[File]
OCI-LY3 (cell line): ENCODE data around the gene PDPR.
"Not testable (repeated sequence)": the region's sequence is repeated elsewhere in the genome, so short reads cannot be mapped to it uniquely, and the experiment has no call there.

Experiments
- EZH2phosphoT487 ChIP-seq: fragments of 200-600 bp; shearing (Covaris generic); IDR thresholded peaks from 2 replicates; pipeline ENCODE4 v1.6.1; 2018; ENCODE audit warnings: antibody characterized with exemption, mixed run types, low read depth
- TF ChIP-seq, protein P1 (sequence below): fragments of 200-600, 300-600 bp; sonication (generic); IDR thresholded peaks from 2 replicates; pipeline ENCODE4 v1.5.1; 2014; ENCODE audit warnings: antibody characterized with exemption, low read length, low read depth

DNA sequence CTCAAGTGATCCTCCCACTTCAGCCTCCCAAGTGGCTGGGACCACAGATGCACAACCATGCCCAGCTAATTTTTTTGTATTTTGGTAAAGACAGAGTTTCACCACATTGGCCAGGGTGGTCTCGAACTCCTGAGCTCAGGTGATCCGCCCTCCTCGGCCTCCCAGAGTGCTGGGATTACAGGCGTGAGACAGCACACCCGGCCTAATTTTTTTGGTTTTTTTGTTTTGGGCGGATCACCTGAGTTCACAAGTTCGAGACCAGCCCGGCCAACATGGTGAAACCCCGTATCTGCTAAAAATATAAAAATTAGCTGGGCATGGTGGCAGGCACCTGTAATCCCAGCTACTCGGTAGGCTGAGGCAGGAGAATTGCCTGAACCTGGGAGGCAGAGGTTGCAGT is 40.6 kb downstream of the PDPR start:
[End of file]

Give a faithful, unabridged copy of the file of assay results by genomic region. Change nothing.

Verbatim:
OCI-LY3 (cell line): ENCODE data around the gene PDPR.
"Not testable (repeated sequence)": the region's sequence is repeated elsewhere in the genome, so short reads cannot be mapped to it uniquely, and the experiment has no call there.

Experiments
- EZH2phosphoT487 ChIP-seq: fragments of 200-600 bp; shearing (Covaris generic); IDR thresholded peaks from 2 replicates; pipeline ENCODE4 v1.6.1; 2018; ENCODE audit warnings: antibody characterized with exemption, mixed run types, low read depth
- TF ChIP-seq, protein P1 (sequence below): fragments of 200-600, 300-600 bp; sonication (generic); IDR thresholded peaks from 2 replicates; pipeline ENCODE4 v1.5.1; 2014; ENCODE audit warnings: antibody characterized with exemption, low read length, low read depth

DNA sequence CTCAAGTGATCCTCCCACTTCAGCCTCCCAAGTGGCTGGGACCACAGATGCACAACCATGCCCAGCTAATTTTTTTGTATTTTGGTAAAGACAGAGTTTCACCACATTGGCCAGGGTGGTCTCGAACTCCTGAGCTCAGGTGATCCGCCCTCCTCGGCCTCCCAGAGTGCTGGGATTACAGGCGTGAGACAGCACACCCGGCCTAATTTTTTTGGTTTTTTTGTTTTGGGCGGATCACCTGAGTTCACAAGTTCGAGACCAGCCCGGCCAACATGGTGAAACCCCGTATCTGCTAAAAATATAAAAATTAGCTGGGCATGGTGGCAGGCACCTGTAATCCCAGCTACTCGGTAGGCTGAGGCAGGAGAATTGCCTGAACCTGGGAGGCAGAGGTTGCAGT is 40.6 kb downstream of the PDPR start: